The ‘pro’ in the title of Katha Pollitt’s new book refers, of course, to ‘pro-choice’. But it could equally well describe her. This is one ‘pro’ with an impressive list of accomplishments.
She’s a successful writer who has contributed to basically every publication one could aspire to contribute to (namely: The New Yorker, Harper’s Magazine, Ms. Magazine, The New York Times, The Atlantic, The New Republic, Glamour, Mother Jones, and the London Review of Books). She writes a regular column in The Nation magazine, and she’s a political activist (of the writing sort) who succeeds in riling up precisely the sort of people worth riling. But she’s not just political, she’s poetic! (An award-winning, published poet.) She’s a regular on NPR. She’s even invented a theory: ‘The Smurfette Principle’ (as she described it in a 1991 article with that title in the New York Times: “Contemporary shows are either essentially all-male, like “Garfield,” or are organized on what I call the Smurfette principle: a group of male buddies will be accented by a lone female, stereotypically defined.”) And one of her works has been turned into a film.
As if all that were not enough, she’s decided her next move will be to reverse the rapidly deteriorating state of abortion rights in America. Of course, this is not a new topic for her: she’s written a great deal on the subject of reproductive rights over the years. But now she’s developed her arguments, research, and a whole lot more, into a new book, Pro: Reclaiming Abortion Rights. Expect the culture wars to kick into high gear.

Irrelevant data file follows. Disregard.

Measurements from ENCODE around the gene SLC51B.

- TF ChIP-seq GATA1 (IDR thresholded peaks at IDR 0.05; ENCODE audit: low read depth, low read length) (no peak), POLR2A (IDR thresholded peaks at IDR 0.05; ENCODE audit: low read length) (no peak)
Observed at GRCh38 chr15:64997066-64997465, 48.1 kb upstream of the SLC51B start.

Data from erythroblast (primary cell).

Pro opens with an unapologetic barrage that makes three potent points. First: we need to talk about abortion. Not in the awkward, embarrassed, defensive hand-wringing way that has become the norm in recent years, but defiantly and unapologetically and acknowledging it as a common, routine practice, which is a critical lynchpin of decent, modern American society and all the freedoms and achievements that society holds dear. The closure of clinics, defunding of services and imposition of restrictive regulations do not constitute a social compromise: they constitute a threat to the very fabric of American society and to the freedom and equality of all women.
Second: the anti-abortion movement is driven by minority extremists wielding disproportionate political influence who are not to be underestimated, but who are punching far above their weight when compared to actual public opinion, and it’s time to call their bluff. Third: it’s time to call their bluff. And to make that possible, it’s time for the ‘muddled middle’ – “those millions of Americans (more than half) who don’t want to ban abortion, exactly, but don’t want it to be widely available, either” – to really examine their muddled position, and realize that in essence that is a pro-choice position, and that to protect the values they hold dear they must stop accommodating the increasingly voracious and repressive demands of the anti-abortion fringe.
I spoke with Pollitt about all this, but before we get to that, let’s explore the arguments she presents in her book.
Pollitt’s position is an unapologetic call to arms, but a call to reflection, as well. Constitutional rights aside, abortion opponents have made in-roads by making abortion seem shameful, and it’s time for that to end, she writes. Abortion needs to be recognized as a normal, routine, and beneficial aspect of women’s modern reproductive lives. It’s not a tragic choice; not usually sorrowful, troubling or traumatic; not irresponsible and not a reflection of personal failure. It is, rather, a responsible aspect of life which makes our decent modern society possible. More importantly, it’s what makes equality possible.
When people call for a ‘compromise’ on the issue, they’re misreading the issue. Roe vs. Wade was the compromise. The erosion of reproductive rights since then has been an attack on that compromise, and it’s time for it to end. “We had a compromise, and we compromised it away,” she writes.